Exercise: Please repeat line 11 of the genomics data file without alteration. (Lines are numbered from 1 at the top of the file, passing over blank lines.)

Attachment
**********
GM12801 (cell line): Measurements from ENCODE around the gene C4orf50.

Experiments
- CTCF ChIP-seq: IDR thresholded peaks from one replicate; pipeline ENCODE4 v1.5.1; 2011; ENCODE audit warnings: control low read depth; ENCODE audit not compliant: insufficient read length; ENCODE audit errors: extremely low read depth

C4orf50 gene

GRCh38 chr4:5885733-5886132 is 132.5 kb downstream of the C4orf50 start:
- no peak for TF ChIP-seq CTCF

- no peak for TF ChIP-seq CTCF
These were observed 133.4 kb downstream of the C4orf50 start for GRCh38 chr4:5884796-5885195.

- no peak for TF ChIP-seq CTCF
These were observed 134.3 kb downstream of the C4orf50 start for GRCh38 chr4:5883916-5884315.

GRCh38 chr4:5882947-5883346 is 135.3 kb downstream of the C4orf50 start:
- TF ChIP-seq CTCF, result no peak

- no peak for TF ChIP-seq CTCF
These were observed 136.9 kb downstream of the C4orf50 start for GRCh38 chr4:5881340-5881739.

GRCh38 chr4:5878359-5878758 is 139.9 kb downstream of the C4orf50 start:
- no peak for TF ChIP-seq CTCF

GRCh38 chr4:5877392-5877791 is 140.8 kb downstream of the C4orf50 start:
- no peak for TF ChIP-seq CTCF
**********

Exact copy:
GRCh38 chr4:5882947-5883346 is 135.3 kb downstream of the C4orf50 start: